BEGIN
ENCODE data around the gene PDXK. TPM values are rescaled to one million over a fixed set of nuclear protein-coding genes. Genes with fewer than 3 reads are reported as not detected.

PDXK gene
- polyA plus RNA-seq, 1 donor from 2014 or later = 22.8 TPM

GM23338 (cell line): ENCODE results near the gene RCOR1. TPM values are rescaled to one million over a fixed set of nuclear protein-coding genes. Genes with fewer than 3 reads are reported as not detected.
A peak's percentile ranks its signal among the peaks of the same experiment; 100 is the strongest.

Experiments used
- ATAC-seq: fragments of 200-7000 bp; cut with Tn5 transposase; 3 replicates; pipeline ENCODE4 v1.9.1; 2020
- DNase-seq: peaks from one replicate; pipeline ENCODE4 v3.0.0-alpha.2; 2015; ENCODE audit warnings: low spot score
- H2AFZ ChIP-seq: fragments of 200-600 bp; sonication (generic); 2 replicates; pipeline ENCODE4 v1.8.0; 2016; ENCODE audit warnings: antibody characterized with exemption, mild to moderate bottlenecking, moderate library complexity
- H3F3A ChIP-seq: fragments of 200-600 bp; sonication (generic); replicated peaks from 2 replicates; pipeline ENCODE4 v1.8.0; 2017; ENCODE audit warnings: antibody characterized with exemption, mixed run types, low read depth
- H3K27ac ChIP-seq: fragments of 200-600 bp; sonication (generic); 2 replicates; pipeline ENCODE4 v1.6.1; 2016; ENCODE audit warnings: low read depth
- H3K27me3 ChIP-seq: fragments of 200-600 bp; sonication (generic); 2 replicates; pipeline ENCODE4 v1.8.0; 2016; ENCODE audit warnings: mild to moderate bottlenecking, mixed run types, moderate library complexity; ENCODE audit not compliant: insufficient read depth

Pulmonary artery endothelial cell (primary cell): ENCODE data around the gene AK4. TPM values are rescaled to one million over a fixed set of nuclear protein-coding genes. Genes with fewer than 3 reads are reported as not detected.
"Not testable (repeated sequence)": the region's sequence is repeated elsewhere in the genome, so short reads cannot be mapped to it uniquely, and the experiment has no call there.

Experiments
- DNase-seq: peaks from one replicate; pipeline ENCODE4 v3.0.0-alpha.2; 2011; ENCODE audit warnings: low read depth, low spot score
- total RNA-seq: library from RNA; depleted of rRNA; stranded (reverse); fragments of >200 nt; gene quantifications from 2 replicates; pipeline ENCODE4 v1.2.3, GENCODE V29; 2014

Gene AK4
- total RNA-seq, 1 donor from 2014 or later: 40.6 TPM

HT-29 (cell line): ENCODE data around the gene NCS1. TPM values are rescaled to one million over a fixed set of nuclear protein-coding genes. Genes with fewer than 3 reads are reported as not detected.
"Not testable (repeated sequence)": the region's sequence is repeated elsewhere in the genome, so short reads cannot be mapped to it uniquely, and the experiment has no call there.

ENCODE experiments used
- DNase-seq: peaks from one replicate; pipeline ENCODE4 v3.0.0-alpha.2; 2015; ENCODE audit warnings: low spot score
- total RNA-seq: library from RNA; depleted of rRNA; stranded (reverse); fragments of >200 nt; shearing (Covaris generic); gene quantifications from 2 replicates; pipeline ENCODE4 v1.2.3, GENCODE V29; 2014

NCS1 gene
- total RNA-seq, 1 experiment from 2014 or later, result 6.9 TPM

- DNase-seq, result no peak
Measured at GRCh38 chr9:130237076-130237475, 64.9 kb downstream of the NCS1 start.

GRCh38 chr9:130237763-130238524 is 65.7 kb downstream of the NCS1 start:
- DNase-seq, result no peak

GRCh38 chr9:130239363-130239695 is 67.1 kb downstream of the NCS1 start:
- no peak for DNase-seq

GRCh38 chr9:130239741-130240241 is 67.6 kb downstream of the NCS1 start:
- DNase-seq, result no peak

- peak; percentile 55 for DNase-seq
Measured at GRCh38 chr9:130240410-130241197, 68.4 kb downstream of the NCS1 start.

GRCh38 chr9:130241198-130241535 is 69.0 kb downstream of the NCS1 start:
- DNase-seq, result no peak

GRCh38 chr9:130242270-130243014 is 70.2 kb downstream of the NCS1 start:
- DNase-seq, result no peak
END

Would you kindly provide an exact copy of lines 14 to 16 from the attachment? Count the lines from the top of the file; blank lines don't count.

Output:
"Not testable (repeated sequence)": the region's sequence is repeated elsewhere in the genome, so short reads cannot be mapped to it uniquely, and the experiment has no call there.

Experiments
- DNase-seq: peaks from one replicate; pipeline ENCODE4 v3.0.0-alpha.2; 2011; ENCODE audit warnings: low read depth, low spot score